3 Alcoholics Anonymous (Big Book), p 58, AA World Services, Fourth Edition, 2002
    4 Pedro Arrupe Finding God, Finding God in All Things: A Marquette Prayer Book © 2009 Marquette University Press.

    Finding God

    Nothing is more practical than finding God,

    that is, than falling in love in a quite absolute, final way.

    What you are in love with, what seizes your imagination

    will affect everything.

    It will decide what will get you out of bed in the morning,

    what you do with your evenings,

    how you spend your weekends,

    what you read,

    whom you know,

    what breaks your heart,

    what amazes you with joy and gratitude.

    Fall in love, stay in love

    and it will

    decide everything.

    Pedro Arrupe, SJ

  • 09/26/2018 9:11 PM | Anonymous

    You may remember a few weeks ago we left me standing on the top step of a ladder, chain saw in hand roaring its little heart out as only a chain saw can do, when, out of the fog of my brain, a voice broke through, and, well, I don’t want to say it had a sharp edge, but let’s just leave it as a voice intended to communicate a certain disapproval for my standing on that ladder’s top step, a roaring chain saw in hand.

    The voice clearly conveying the harsh judgement that whatever I was about to do was about the dumbest, stupidest, most unsafe action a person could undertake.

    Yet, it made all the sense in the world to me. For, you see, my friends, while the chain saw was powered by gasoline, I was fueled and powered by several cans of my own special fuel.

    I mention this absolutely stupid action on my part because it was near the end of my days of regularly refueling with my intake of alcohol-powered soft-drinks during yard-work chores.  It was just before I realized I was an alcoholic … one prone to stupid life-threatening actions but which I and many of us survived only by the Grace of God. I guess I like to think this episode prompted me to, well, at least consider dealing with my problem drinking.

    Actually, that’s not the timing of the issue I remember. I knew I was an alcoholic much before this awakening moment. I just didn’t have the courage to surrender and do something about my addiction, and besides, I admit now I hadn’t had enough as yet of my drug of choice. This little episode caused me to rethink what I was doing with my life and my addiction - to begin taking measure of my conduct, life style, and alcoholic pattern drinking.

    What I’m trying to say is that sometimes it takes a life-threatening action to bring us to that point of the real surrender-- that moment when we admit we have lost control and have tried everything except giving up our addiction.  I had no more available options.

    Oh, sure, I did. I could continue my erratic out-of-control conduct and take the chance my family and employer wouldn’t abandon me.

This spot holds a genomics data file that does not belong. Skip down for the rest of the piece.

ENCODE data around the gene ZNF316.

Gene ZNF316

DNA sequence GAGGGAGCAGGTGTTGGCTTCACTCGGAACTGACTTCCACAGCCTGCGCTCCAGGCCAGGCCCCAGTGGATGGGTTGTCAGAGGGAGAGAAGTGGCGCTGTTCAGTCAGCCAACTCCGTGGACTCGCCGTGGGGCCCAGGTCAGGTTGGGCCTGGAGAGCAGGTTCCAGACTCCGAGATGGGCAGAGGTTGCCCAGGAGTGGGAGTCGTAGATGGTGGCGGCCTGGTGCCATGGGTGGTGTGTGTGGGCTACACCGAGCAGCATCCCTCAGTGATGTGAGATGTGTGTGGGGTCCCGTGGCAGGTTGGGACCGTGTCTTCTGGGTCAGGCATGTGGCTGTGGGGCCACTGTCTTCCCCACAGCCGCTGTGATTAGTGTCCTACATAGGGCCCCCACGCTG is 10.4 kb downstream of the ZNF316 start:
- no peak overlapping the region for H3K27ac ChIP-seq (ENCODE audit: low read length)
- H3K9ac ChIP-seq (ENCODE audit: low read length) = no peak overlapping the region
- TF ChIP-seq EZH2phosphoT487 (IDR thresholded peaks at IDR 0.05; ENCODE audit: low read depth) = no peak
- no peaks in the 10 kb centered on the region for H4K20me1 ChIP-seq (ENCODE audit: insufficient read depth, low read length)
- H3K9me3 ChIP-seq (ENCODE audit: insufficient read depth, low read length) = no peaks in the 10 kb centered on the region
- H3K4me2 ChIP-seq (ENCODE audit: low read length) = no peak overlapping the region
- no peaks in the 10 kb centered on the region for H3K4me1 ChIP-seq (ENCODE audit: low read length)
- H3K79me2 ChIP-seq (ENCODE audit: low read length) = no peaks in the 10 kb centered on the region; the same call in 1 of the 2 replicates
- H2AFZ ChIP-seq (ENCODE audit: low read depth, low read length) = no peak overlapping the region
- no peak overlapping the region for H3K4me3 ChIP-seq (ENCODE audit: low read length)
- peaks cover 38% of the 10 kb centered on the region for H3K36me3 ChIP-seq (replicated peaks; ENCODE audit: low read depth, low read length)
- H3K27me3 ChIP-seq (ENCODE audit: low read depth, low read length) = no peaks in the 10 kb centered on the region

I knew about the Program. I had a close friend who’d been involved for several years. I called him and we soon talked.  He didn’t ask me to sign anything or promise I wouldn’t drink forever. All he said was that he had also felt helpless about the nature of his use of alcohol to manage his life and its ups-and-downs. He told me about the Program of Alcoholic Anonymous and how it had provided a way for him to get ahold of his life and to seek and find a better way of living.  He kept saying that AA wants all of us to come to believe that use of the Program will provide us “happiness, joy and freedom” from our addiction.

    It seemed to me that he was on to something and I decided to do something about my addiction and go with him to a meeting and check it out.                               

    Jim A., Covington, KY

  • 09/20/2018 12:27 PM | Anonymous

    John 15:14-16
    14 You are my friends if you do what I command. 15 I no longer call you servants, because a servant does not know his master’s business. Instead, I have called you friends, for everything that I learned from my Father I have made known to you. 16 You did not choose me, but I chose you and appointed you so that you might go and bear fruit—fruit that will last—and so that whatever you ask in my name the Father will give you.

    Throughout my 12-step journey, God has had to use strange moments to “wake me up to His presence.”  I entered drug rehab while I was in seminary.  And with that, I was thoroughly convinced that I knew all there was to know about God and that this “rehab experience” was not going to enlighten me in any way.  So, I entered with a huge egoso large it had its own zip code.  I remember my counselors and fellow residence talking endlessly about this “God of our own understanding.”  It fell on deaf ears.

    One day, when I was feeling quite self-assured, I decided to take a walk on the hospital grounds.  Seems innocent enough … right?  Well, it was November, the ground was thick with ice and snow and the rule wasno venturing out without permission.  Being unique and beyond “the rules,”  I took a walk.  Got to the lake and it was frozen, so I decided I was going to do the “Jesus thing” and walk on water.  Got about 10 feet out when ice began to break and went I straight down into freezing water.  I made my way back to the hospital and was, to say the least, busted.   Because of this, I was given the privilege of cleaning bathrooms for three days.